Many readers may now be wondering about the value of developers defining their own individual markup languages. Why not just use XHTML or HTML? Wouldn’t inventing new languages be the equivalent of creating a markup Tower of Babel on the Internet? Maybe, or it just may enable a whole new range of possibilities for markup. So far, the negative impact of inventing too many custom XML-based languages has been limited, and most Web developers are content using a commonly defined language like XHTML, WML (Wireless Markup Language), SVG (Scalable Vector Graphics), and numerous other XML-based languages. The precision and self-description properties of XML documents should enable a new class of Web technologies called Web Services that really could change the Web by allowing sites and programs to talk with each other more easily.
Style Sheet Technologies
Markup languages like HTML do not excel at presentation. This is not a shortcoming of the technology, but simply that HTML was not designed for this task. In reality, the look of the page should be controlled by the design elements provided by CSS (Cascading Style Sheets). In some cases, particularly when using an XML language, markup transformation may also be required to create the appropriate presentation format, so XSL (eXtensible Style Language) will be used as well.
CSS (Cascading Style Sheets) is used to specify the look of a Web page. This technology has been present at least partially in browsers as old as Internet Explorer 3.0, but it has long been overlooked in favor of HTML-based layout for a variety of reasons, including lack of consistent browser and tool support, as well as simple developer ignorance. With the rise of the 6.x generations of browsers, CSS is finally becoming a viable prospect for page layout.
CSS-based style sheets specify rules that define the presentation of a type of a type (for example, <h1>)—a group or, more correctly, class of tags—or a single tag as indicated by its id attribute. Style sheet rules can be used to define a variety of visual aspects of page objects, including color, size, and position. The various style rules can be combined depending on tag usage—thus the “cascading” moniker for the technology. An example of CSS in use is shown in Figure 3-5.
These URLs provide more information about CSS:
- CSS1 Specification: http://www.w3.org/TR/REC-CSS1/
- CSS2 Specification: http://www.w3.org/TR/REC-CSS2/
XSL is another style sheet technology used on the Web. It is primarily used to style XML languages. This is usually accomplished through XSL Transformation (XSLT), which is often used to convert XML markup into other markup, often XHTML or HTML plus CSS. It is possible to also use XSL Formatting Objects to style content, but, so far, this does not seem to be a commonly employed aspect of XSL. Thus, when developers speak of XSL, they often are speaking of XSLT. The relationship is set on the second line in the grades.xml file. The grades.xsl file specifies the transformations that would result in the HTML output.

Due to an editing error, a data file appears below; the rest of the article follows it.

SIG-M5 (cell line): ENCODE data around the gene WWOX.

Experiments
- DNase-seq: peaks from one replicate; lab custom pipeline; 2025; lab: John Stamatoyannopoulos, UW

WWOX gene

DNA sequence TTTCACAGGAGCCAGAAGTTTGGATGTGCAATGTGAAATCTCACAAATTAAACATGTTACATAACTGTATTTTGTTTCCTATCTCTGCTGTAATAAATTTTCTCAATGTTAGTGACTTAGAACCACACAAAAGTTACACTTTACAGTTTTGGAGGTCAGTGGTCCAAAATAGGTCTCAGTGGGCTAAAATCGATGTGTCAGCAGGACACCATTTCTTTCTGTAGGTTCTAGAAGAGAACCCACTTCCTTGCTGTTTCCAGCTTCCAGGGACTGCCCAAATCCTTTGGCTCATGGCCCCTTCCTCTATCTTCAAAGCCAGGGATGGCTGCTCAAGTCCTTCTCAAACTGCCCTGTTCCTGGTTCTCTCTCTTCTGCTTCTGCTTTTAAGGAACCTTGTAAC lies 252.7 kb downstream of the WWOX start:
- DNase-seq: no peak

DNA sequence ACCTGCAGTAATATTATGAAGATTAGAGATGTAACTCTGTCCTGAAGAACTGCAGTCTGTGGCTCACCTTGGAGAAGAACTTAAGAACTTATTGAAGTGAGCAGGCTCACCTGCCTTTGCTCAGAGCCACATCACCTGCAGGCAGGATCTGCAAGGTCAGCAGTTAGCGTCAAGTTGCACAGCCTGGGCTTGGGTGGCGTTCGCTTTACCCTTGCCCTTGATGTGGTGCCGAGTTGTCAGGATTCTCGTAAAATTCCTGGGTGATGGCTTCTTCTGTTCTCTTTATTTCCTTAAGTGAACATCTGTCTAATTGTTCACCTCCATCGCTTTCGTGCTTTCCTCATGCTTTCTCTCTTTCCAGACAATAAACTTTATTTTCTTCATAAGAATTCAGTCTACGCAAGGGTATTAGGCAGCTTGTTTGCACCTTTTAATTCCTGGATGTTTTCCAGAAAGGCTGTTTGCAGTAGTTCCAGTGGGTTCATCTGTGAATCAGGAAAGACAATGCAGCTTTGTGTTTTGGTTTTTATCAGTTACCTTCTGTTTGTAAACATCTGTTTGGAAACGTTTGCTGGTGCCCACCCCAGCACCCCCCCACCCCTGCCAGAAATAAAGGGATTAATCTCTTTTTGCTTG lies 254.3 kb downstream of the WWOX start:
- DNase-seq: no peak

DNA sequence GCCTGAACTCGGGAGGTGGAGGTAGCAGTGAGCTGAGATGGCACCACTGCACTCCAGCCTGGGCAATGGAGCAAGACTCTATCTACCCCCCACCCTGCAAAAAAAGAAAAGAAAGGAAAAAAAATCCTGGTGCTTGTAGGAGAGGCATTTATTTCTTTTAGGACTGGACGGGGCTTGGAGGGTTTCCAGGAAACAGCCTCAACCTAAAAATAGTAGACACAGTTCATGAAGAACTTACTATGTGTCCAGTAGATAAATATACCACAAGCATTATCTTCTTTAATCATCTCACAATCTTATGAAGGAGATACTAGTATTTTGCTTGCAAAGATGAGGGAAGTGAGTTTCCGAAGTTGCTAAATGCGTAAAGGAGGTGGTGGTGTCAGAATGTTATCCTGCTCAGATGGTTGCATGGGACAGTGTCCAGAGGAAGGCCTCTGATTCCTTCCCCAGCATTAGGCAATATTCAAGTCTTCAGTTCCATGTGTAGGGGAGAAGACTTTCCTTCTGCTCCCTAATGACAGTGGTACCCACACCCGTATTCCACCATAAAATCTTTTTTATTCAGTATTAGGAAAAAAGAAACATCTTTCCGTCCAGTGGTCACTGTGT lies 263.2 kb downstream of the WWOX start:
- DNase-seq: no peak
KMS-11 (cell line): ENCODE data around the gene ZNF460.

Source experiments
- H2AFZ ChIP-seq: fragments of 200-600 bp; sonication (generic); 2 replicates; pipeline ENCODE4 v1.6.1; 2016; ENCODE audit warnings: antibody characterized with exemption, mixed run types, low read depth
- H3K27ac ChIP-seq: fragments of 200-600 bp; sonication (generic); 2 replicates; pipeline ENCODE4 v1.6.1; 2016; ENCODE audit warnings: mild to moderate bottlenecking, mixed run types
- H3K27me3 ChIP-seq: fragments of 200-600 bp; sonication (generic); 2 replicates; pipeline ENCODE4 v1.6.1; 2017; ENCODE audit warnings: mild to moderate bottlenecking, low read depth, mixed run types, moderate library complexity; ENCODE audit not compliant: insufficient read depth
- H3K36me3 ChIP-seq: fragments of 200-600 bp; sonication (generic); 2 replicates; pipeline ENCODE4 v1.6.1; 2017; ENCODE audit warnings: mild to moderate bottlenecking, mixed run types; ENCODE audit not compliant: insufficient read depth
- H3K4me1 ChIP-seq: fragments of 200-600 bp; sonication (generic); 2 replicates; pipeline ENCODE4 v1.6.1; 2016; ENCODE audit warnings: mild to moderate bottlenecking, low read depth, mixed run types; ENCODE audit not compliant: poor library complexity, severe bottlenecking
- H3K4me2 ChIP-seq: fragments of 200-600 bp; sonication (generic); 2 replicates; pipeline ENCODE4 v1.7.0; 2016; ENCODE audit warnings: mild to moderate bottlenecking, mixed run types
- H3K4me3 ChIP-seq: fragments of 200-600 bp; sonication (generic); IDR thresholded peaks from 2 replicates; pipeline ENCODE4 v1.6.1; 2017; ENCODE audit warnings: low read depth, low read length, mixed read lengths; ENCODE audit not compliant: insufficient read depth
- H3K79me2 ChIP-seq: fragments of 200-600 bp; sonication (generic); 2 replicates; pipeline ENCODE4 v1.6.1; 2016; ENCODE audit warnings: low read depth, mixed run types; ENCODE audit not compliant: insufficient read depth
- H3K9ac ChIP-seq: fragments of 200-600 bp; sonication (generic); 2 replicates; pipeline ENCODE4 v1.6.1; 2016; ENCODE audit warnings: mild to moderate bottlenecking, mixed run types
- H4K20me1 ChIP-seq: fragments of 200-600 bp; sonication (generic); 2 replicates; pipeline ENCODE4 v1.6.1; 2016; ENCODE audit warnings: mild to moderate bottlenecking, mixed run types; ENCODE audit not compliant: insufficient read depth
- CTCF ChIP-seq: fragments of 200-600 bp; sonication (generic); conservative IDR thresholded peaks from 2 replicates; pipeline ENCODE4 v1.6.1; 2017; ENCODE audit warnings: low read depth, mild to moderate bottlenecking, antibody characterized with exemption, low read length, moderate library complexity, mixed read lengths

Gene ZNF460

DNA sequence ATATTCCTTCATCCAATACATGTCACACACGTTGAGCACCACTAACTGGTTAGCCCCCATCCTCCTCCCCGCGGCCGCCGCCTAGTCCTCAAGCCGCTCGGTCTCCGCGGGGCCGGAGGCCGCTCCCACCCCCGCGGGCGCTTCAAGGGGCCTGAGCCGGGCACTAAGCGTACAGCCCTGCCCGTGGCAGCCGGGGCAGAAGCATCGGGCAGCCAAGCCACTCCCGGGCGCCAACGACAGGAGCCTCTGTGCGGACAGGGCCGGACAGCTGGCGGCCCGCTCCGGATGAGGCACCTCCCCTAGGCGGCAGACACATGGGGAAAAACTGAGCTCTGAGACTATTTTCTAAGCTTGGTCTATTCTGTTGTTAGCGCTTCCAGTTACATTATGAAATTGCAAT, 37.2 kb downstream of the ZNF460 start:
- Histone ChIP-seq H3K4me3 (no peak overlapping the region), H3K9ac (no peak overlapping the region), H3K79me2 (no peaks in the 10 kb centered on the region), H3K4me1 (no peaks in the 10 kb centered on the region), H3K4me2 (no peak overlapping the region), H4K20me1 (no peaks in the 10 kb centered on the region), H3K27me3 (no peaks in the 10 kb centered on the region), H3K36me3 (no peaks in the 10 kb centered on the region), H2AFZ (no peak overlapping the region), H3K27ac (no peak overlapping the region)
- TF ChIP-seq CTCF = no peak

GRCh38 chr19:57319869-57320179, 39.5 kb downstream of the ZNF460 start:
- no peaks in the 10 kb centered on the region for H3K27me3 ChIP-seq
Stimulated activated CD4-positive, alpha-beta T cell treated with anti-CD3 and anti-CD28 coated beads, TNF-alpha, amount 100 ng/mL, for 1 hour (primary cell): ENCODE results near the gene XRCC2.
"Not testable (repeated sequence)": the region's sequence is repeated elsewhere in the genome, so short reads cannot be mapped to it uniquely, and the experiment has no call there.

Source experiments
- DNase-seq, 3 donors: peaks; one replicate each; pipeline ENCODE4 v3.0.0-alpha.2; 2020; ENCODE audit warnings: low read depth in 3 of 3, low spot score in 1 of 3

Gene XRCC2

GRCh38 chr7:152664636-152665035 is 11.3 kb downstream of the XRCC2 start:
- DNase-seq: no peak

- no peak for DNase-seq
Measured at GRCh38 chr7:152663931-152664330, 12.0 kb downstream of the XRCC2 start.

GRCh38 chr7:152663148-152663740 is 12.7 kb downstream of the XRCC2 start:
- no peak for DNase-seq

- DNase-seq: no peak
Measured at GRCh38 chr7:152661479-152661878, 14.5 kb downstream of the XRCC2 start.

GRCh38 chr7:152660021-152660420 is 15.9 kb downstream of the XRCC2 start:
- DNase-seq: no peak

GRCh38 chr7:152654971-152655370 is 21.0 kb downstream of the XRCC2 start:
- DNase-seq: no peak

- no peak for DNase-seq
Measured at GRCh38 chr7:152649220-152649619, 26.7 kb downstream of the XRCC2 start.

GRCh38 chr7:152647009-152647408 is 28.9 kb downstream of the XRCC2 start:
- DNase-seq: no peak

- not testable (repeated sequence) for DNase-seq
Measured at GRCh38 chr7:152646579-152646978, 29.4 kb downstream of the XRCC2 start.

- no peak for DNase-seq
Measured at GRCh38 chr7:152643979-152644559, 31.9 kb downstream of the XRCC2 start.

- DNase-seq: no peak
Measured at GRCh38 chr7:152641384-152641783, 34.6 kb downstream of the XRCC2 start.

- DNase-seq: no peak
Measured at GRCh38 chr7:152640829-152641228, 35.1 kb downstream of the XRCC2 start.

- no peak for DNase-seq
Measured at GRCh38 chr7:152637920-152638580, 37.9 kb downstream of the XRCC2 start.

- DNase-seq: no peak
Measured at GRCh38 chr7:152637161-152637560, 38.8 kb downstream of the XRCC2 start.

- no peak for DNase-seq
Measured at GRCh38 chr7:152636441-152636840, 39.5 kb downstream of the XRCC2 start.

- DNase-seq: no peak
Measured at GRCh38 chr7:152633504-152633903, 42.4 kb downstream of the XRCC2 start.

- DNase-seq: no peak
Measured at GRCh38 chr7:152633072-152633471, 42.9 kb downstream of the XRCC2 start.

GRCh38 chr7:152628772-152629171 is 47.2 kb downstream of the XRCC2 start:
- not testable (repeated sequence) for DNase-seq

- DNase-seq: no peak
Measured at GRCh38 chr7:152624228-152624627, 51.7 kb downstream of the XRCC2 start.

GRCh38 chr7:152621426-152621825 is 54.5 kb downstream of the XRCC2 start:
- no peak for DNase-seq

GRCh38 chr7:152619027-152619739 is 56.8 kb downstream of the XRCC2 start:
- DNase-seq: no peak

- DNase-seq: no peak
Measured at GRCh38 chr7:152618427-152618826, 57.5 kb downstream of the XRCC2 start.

Information about XSL can be found at these URLs:
- XSL Transformations 1.0 Specification: http://www.w3.org/TR/xslt
- XSL Activity at W3C: http://www.w3.org/Style/XSL/
Most Web browsers support either directly or through extension a variety of image formats, such as GIF, JPEG, Flash, and PNG. The image formats can be separated into two general categories: bitmap (or raster) images and vector images. Raster images describe each individual pixel and its color, while vector images describe an image generally as a collection of mathematical directions used to draw—or more precisely, render—the image. Regardless of storage format, all images become bitmaps onscreen.
Some designers speak of the value of one general format over the other, but, in reality, both have their problems. Vector images tend to be compact in description and can be scaled mathematically, but they suffer in potential rendering time and realism. Bitmap images can be very detailed but do not scale up well and tend to be very large in terms of file size. We will examine the specific types of the images in the following sections.